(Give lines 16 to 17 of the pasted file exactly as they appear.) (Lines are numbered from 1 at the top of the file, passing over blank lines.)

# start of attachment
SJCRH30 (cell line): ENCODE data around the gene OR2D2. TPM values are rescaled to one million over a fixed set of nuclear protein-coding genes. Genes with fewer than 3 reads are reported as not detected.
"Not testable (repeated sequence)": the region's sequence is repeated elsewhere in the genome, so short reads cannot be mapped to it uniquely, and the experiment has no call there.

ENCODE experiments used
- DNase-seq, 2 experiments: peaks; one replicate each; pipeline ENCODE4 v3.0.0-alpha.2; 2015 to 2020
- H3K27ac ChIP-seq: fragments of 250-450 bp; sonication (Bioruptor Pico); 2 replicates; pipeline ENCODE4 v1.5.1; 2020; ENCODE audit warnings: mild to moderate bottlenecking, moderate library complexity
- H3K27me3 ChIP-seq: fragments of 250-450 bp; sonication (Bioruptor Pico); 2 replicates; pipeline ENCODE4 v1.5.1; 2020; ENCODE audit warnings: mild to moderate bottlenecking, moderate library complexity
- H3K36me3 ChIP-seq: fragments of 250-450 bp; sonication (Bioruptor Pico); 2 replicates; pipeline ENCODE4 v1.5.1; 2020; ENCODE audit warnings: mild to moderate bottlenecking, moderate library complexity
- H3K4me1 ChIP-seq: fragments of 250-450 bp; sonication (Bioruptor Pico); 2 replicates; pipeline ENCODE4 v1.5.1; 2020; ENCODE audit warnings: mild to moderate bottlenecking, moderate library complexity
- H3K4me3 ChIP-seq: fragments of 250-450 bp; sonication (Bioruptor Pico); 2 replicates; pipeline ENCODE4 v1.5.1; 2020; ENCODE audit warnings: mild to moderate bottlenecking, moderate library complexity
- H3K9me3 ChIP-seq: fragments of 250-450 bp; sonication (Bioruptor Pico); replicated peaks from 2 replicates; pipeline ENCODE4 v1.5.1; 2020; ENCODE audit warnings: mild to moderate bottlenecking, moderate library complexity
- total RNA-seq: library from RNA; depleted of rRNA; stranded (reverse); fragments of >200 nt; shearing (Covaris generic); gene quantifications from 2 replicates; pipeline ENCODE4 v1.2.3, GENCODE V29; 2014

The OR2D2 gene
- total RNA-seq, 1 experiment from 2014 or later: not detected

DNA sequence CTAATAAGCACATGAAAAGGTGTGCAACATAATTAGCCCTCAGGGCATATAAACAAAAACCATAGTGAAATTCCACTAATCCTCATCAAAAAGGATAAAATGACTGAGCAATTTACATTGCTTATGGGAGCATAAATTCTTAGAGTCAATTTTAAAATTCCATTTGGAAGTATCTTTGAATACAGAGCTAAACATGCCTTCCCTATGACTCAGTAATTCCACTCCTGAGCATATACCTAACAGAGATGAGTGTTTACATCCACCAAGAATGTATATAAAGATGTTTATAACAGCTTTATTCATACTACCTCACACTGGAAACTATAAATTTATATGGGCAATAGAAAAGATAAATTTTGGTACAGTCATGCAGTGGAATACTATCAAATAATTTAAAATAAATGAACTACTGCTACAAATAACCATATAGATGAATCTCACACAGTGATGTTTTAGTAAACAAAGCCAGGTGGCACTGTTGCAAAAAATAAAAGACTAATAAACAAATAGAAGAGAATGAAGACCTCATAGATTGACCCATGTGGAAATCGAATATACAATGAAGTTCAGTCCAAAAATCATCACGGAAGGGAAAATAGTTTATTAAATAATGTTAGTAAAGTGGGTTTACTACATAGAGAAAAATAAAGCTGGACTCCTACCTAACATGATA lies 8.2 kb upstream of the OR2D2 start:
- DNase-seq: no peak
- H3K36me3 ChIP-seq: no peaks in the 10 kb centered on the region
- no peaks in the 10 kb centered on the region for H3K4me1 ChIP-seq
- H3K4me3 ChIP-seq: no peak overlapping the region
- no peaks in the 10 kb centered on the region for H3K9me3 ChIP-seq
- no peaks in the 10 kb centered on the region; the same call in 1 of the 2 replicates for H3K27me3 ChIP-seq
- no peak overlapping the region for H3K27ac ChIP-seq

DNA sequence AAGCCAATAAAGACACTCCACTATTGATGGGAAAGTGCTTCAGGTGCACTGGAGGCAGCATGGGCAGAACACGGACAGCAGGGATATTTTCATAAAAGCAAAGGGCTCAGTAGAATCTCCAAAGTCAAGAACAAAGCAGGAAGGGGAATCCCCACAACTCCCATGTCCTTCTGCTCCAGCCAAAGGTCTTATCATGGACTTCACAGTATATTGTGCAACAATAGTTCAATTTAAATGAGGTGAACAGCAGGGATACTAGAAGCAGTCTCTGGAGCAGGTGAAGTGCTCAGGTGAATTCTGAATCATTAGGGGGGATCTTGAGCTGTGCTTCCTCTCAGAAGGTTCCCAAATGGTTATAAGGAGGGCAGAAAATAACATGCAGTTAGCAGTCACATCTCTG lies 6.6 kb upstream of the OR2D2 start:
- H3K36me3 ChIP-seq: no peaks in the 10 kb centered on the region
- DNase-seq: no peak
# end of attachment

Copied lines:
- H3K36me3 ChIP-seq: no peaks in the 10 kb centered on the region
- no peaks in the 10 kb centered on the region for H3K4me1 ChIP-seq